This Swedish city is completely untouched by the 'Beast from the East'

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This Swedish city is completely untouched by the 'Beast from the East'

While the rest of Sweden and many parts of Europe battle the 'Beast from the East', a freak weather phenomenon has left one Swedish city asking what all the fuss is about as not a single flake falls.


Helsingborg in north-west Skåne has registered a snow depth level of zero centimetres since February 23rd (in other words, no snow at all) according to national forecaster SMHI, with the city going about its business as usual while other parts of Sweden like Sundsvall fight as much as 1.15 metres of the white stuff.

Even Malmö, which is relatively nearby in the same county (Skåne) chalked up eight centimetres of snow as the worst of the weather hit on February 28th, while a two-hour drive north in Gothenburg there was 24 centimetres of snow.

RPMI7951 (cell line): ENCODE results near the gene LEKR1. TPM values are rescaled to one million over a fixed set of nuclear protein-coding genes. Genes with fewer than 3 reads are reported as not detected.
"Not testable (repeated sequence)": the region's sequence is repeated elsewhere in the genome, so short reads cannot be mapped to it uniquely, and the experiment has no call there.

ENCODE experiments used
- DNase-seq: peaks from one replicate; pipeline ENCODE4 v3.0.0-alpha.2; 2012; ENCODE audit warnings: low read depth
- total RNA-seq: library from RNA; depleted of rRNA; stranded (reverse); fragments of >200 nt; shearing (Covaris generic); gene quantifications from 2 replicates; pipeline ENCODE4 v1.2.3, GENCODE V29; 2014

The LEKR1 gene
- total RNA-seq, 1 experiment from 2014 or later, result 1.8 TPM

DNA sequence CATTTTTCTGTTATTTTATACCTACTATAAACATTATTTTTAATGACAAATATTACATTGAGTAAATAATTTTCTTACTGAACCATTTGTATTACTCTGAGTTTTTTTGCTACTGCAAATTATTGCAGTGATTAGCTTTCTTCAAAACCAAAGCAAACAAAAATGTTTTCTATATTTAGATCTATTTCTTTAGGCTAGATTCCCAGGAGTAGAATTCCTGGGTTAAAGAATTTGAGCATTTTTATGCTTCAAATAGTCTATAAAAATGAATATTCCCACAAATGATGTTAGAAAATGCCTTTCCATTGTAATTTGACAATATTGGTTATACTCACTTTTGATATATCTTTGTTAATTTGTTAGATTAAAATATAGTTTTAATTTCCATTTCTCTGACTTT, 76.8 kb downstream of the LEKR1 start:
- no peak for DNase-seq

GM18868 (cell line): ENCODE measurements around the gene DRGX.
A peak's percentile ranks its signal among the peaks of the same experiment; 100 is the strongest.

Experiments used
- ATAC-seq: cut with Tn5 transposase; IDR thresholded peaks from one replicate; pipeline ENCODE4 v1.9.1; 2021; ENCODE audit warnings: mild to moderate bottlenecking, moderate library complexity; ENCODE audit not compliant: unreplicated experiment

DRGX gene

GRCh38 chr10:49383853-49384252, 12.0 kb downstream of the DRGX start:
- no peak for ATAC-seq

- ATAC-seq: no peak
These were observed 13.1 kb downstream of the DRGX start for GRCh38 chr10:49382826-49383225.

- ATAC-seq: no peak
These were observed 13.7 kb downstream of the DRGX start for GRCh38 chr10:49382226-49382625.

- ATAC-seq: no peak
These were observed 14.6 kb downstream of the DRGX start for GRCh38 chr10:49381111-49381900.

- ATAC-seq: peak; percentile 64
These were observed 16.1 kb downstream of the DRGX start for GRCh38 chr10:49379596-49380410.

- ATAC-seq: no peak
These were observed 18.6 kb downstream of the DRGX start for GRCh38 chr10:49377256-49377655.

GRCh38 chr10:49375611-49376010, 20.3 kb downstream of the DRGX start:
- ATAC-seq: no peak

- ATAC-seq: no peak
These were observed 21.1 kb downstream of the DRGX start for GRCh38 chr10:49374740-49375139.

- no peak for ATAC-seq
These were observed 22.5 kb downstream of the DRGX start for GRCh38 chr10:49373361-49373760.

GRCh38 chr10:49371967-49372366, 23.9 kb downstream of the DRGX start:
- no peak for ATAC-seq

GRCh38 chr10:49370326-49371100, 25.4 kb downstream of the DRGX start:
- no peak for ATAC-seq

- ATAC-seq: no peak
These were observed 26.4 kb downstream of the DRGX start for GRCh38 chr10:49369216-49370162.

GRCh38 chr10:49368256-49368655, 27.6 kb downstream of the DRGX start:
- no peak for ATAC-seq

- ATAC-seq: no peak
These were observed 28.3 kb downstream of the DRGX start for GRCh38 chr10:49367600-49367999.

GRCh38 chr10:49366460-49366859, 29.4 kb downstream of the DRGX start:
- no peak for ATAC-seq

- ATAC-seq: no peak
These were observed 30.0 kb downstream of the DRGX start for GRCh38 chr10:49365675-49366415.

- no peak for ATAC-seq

IN PICTURES: Surfing the 'Beast from the East' in Sweden

Helsingborg is in the part of the map with zero snow registered. Photo: SMHI (screenshot)

The explanation, according to SMHI's meteorologists, is that Helsingborg has the fortune of being positioned in the one part of Sweden where the snow clouds were already empty by the time they drew in. So while the snow started falling as it moved in from the Baltic Sea then over southern Skåne, the north-western part of the county escaped.

"The snow has quite a long way to travel to move over north-western Skåne," SMHI's Marie Staerk told local newspaper Helsingborgs Dagblad.


View ?

A post shared by Lora (@above_the_clouds30) on Feb 28, 2018 at 10:30am PST



Helsingborg ?? #helsingborg #sweden #sverige #ikea #ingvarkamprad

A post shared by Chris SD (@srtch28) on Feb 28, 2018 at 8:22am PST

If you're in Sweden and looking for a quick escape from the snow then Helsingborg appears to be the solution then, but not for long. The forecast predicts snow will finally hit north-western Skåne at the weekend, meaning residents shouldn't get too cocky about the traffic chaos and tough conditions troubling the rest of the country.

READ ALSO: The Swedish village where winter never arrived


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